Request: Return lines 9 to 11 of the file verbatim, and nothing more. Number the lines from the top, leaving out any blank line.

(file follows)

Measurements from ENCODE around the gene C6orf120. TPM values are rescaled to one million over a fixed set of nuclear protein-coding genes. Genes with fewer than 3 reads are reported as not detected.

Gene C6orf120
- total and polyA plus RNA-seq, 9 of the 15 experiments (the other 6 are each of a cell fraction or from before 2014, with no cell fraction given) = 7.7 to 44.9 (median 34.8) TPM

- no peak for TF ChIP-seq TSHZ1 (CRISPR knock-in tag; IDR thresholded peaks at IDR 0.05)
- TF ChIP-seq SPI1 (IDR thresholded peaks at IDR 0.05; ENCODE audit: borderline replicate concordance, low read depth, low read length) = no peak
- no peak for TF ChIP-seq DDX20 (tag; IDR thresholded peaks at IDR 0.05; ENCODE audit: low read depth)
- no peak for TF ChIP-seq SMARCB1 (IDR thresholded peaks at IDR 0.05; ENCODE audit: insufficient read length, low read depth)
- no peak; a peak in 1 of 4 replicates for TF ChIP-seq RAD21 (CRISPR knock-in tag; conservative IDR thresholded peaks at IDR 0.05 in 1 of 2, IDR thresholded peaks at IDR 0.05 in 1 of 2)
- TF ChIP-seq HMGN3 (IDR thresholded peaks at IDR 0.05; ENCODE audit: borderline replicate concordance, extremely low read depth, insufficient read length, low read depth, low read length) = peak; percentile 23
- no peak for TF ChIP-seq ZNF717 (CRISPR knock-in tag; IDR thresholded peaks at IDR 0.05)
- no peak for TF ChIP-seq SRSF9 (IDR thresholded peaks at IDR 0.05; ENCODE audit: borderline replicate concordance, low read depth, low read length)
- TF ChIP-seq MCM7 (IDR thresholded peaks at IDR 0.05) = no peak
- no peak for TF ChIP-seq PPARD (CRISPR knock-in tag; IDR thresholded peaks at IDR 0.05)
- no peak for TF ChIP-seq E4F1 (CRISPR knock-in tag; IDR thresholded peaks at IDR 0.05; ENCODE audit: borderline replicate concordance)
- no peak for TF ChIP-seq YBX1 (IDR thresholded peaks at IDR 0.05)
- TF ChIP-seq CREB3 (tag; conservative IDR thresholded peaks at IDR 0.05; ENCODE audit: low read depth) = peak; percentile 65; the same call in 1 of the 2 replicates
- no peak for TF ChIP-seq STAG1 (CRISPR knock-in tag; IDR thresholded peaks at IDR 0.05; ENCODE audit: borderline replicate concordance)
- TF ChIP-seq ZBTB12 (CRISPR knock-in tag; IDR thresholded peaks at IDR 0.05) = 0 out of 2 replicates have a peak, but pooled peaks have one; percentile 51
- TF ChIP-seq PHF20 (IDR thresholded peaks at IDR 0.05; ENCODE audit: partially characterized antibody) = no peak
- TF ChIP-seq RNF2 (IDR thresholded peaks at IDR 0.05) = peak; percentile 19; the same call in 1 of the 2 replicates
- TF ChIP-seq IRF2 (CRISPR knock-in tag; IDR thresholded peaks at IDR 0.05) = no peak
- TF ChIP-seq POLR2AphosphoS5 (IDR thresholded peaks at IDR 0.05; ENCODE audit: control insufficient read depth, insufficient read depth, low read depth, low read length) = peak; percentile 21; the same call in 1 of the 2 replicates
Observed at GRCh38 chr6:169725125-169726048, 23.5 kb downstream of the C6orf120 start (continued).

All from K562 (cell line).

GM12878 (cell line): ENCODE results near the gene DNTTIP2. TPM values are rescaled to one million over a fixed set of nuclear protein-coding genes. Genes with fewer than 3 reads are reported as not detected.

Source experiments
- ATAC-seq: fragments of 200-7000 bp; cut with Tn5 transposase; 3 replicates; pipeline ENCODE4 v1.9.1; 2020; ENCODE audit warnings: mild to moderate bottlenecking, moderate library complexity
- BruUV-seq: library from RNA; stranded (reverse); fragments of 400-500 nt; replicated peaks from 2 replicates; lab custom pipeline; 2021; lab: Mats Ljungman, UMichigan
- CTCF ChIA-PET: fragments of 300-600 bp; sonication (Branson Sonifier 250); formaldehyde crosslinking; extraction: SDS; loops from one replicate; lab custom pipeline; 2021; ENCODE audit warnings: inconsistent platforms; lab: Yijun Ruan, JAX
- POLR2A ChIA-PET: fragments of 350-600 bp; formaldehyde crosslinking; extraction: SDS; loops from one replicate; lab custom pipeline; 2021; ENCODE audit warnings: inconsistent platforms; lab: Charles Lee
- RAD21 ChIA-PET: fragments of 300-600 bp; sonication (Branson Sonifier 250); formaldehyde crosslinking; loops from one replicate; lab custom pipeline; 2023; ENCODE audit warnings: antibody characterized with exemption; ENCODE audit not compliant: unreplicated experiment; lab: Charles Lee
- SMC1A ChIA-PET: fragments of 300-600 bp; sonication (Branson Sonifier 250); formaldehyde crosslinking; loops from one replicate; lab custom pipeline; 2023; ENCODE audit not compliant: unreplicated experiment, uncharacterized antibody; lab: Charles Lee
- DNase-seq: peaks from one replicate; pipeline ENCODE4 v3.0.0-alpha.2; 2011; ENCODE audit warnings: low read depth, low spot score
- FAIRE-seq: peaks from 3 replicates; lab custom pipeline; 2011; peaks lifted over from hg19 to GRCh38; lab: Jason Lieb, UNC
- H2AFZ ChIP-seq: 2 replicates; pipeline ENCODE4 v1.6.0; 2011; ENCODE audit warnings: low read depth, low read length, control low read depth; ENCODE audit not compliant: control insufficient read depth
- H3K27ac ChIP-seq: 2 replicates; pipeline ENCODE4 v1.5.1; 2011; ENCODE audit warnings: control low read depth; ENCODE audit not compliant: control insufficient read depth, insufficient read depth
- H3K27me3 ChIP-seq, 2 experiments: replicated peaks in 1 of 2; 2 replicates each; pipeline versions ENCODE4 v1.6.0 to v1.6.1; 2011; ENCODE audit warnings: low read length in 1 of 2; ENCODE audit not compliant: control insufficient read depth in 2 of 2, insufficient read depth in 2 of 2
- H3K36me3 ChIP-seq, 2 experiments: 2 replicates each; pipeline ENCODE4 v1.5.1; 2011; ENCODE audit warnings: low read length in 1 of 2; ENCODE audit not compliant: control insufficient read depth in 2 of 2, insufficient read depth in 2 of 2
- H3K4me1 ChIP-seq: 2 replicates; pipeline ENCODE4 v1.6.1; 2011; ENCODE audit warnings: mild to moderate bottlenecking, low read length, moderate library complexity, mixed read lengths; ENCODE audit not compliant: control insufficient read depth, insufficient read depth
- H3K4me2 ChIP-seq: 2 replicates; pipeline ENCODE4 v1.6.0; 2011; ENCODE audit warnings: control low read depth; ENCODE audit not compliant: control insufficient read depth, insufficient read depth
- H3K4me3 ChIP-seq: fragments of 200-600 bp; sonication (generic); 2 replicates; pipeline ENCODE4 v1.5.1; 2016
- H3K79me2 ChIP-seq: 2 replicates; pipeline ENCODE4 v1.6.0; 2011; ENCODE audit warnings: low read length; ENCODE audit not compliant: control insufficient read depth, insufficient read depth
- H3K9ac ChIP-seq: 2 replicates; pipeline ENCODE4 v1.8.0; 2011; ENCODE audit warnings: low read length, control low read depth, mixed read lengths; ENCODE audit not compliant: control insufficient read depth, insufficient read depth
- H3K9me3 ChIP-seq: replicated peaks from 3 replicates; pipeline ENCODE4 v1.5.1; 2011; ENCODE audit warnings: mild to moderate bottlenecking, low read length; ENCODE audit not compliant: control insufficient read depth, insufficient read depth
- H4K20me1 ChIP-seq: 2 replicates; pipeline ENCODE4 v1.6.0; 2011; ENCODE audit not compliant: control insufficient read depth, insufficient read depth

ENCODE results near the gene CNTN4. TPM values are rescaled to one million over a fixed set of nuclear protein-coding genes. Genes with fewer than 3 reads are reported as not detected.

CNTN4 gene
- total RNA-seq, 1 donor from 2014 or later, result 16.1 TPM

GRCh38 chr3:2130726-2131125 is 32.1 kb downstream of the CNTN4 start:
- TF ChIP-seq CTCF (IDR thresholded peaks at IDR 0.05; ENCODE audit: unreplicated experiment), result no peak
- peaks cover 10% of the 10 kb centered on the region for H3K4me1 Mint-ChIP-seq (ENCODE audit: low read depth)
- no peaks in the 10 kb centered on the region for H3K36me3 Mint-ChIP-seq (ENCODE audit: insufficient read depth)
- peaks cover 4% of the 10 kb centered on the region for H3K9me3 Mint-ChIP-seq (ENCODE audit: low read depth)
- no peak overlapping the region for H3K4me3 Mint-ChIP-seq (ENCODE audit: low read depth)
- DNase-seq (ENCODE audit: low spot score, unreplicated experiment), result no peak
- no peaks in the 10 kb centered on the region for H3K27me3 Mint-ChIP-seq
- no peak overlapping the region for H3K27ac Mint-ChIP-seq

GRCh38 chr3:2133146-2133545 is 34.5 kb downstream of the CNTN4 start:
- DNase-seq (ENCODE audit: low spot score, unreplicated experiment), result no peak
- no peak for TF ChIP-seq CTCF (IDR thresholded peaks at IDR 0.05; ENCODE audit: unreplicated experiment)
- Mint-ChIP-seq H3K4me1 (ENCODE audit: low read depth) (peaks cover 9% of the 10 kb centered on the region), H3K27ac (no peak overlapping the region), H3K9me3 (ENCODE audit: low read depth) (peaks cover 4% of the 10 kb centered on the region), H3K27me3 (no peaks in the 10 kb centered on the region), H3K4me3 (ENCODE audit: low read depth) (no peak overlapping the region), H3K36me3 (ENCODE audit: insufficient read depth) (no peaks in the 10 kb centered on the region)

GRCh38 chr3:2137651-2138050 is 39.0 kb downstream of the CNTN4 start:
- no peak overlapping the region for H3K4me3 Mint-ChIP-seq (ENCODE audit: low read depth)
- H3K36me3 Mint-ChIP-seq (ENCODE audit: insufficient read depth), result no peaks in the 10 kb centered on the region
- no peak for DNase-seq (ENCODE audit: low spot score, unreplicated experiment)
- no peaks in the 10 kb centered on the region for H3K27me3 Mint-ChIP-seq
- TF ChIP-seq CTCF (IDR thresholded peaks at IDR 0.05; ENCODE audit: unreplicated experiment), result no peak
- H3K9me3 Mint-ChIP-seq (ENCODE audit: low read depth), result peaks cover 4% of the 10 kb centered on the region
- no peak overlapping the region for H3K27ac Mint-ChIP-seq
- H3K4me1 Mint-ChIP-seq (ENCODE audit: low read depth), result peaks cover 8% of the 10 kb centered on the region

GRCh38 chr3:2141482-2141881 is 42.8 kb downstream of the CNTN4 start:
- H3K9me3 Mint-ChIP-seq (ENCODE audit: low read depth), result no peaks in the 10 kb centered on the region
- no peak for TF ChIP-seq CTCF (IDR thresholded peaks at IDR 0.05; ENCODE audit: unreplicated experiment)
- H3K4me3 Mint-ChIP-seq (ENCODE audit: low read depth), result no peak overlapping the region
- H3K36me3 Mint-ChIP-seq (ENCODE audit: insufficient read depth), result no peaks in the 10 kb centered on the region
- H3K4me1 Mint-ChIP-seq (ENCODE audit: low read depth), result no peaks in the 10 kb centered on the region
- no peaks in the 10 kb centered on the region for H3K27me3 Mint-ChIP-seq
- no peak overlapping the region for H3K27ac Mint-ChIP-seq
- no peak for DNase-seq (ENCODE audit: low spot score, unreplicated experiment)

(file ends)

- TF ChIP-seq HMGN3 (IDR thresholded peaks at IDR 0.05; ENCODE audit: borderline replicate concordance, extremely low read depth, insufficient read length, low read depth, low read length) = peak; percentile 23
- no peak for TF ChIP-seq ZNF717 (CRISPR knock-in tag; IDR thresholded peaks at IDR 0.05)
- no peak for TF ChIP-seq SRSF9 (IDR thresholded peaks at IDR 0.05; ENCODE audit: borderline replicate concordance, low read depth, low read length)